What Does it Mean to Be Self Disciplined?
There is probably a thin line between being self disciplined and being inflexible. If that is the case, I’d like to get close to that thin line.
I define self discipline as:
- The ability to set limits on what is not productive or not adding value to your life.
- The ability to prioritize what is most important and be consistent in the pursuit.
What Would You Be Able to Accomplish?
What results could you produce? What aspects of your life, health, relationships, or financial outlook could you improve if you cultivated self discipline?
There are many weeks that I think about how much of my time I could reclaim if I were not committed to writing this weekly blog. There are times when I consider going to every other week or even once a month. I think to myself:
- maybe I’d finish that book;
- maybe I’d get my online training content up and running;
- maybe, maybe, maybe.
The truth is — it is not my dedicated weekly blog writing that is keeping me from accomplishing other tasks. In fact, I often marvel at the self discipline I’ve maintained in this weekly pursuit. It has become my own personal inspiration that if I can do this and stay on track, then I can do many things.
What Hampers Self Discipline?
Some people won’t relate to this post. I’ve met some incredibly self disciplined folks:
- Some learned it at an early age.
- Others learned it via the military or sports.
- Still others are incredibly controlled and well timed as a personal characteristic.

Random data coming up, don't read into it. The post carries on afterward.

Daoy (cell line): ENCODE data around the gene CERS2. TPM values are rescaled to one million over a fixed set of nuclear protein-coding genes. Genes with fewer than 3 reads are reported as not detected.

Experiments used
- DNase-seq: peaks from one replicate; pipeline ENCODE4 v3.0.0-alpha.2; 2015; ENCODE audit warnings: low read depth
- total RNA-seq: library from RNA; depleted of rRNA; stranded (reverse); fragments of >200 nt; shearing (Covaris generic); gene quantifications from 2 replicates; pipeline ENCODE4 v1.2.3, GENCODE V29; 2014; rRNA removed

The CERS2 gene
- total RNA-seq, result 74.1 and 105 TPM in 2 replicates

- Others learned to set priorities and not waiver because of life altering circumstances like illness or loss.
- Some people are overly disciplined as an antidote to anxiety.
But what hampers those of us who struggle with self discipline? In a phrase- bad habits!
Keys to Cultivating Self Discipline
I’m basing this on what has helped me maintain self discipline about writing my blog. I’m currently using this strategy in a few other key areas.
- Decide – Decide that whatever your target action or “being state” is, that it is in fact important to you. The decision to change – to be or to become something – is a critical factor for those who want to cultivate self discipline. If you’re not ready to change, you will have every excuse and reason why you can’t.
- Intention – Develop a clear underlying connection to why it matters to you. It is difficult to change something without a good reason why or motivation. Our results are directly connect to our intentions. If we are not getting the right results…we must check what our underlying intention truly was.
- Dependability – Recognize that you or others are counting on you. Who is impacted if you don’t follow through? What is the cost to you and/or others? What does is cost your esteem? Your health? Your well-being? Your relationships, personal and/or professional?
- Habitual – Get into the habit. Whether it is more than once a day, like healthy eating, or daily, like exercising or getting rest…or weekly, like therapy or writing a blog etc…get into the habit. Shape your day by centering that activity or task.
- Receive – Receive the benefits of your self discipline and celebrate your outcomes and experiences. There is a such a thing as healthy celebration. Think about those benefits you wanted:
- improved health;
- better or repaired relationships;
- more free time;
- more income;
- more peace of mind;
- a sense of pride and improved esteem. Celebrate by living the life that your discipline affords you. A life where you don’t feel hurried, rushed, overwhelmed, disappointed or a victim to your prior decisions.
You can decide today to lead a more disciplined life. Let me encourage you…it will involve a lot of “no’s” or “not right now’s” for some of you. It may involve “creating the space.” You can’t build self discipline inside of a cluttered mind or on top of cluttered surroundings without both (the cluttered mind and surroundings) sabotaging your efforts.
Copyright © 2017 Ruby Blow. All rights reserved.